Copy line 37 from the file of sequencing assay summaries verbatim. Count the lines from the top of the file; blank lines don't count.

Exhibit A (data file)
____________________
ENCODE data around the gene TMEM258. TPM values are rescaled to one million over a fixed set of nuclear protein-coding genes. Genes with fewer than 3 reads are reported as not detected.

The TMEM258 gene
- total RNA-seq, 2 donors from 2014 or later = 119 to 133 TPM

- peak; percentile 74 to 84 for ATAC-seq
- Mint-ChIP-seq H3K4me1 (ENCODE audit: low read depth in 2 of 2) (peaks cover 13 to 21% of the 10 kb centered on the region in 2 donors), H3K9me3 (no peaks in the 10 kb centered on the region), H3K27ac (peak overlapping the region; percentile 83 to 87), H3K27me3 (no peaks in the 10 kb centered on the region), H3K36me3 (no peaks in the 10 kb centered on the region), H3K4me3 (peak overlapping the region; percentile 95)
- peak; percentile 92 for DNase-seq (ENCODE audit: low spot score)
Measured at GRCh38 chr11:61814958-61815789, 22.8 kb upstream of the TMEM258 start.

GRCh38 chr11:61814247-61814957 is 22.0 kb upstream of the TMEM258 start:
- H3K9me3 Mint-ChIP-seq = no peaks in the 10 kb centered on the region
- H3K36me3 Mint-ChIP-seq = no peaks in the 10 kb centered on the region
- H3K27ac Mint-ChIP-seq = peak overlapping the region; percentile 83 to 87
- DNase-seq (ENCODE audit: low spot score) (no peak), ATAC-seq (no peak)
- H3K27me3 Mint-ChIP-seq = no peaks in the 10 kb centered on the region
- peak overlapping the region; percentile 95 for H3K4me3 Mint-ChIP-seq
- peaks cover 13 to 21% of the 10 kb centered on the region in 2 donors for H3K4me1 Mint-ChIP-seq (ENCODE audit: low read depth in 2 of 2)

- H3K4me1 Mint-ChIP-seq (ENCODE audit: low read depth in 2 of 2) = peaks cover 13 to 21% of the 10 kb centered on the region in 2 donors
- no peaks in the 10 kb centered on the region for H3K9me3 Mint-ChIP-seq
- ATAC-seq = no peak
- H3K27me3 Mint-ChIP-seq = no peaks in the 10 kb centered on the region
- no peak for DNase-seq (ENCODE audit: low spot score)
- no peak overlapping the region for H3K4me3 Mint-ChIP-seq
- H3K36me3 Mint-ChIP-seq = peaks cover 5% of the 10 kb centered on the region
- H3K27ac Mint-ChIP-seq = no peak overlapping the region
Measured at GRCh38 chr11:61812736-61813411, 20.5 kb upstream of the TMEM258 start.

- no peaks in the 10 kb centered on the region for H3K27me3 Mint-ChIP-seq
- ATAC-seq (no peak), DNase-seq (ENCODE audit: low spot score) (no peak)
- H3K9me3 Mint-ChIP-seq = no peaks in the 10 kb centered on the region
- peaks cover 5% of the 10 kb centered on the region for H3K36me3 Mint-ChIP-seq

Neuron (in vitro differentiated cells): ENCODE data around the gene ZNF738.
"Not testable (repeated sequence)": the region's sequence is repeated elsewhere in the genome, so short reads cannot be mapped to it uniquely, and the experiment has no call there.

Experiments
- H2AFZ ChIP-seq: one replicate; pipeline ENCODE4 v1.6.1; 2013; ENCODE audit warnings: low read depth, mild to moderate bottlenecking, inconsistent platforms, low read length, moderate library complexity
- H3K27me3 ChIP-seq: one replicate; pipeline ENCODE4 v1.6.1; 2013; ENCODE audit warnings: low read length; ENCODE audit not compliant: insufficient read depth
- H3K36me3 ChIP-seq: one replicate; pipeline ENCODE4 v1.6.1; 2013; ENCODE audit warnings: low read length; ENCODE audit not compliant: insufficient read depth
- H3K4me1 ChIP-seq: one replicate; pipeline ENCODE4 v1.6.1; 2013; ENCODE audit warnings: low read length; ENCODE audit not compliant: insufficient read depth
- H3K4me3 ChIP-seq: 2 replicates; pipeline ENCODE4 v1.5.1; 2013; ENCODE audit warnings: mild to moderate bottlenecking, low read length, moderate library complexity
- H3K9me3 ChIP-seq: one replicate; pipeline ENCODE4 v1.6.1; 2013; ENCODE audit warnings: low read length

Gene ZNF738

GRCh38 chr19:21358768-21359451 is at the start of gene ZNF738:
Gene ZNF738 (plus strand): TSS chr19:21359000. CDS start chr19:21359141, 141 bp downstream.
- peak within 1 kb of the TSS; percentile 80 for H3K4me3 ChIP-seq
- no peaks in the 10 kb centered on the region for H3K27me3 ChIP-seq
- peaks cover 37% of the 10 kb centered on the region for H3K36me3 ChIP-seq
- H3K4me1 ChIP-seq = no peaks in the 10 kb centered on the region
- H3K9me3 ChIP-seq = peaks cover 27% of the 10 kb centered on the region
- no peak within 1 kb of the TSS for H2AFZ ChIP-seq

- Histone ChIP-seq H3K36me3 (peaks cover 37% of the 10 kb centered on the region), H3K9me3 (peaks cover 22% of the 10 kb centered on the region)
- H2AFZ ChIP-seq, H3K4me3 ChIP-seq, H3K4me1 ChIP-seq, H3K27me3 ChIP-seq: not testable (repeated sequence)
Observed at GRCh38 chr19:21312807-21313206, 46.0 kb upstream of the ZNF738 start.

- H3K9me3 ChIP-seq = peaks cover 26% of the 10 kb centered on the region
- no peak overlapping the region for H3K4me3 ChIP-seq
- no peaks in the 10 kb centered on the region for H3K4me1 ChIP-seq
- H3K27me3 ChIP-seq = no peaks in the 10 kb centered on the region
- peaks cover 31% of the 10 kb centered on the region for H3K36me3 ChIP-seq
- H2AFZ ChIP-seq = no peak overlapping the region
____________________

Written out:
- H3K9me3 ChIP-seq: one replicate; pipeline ENCODE4 v1.6.1; 2013; ENCODE audit warnings: low read length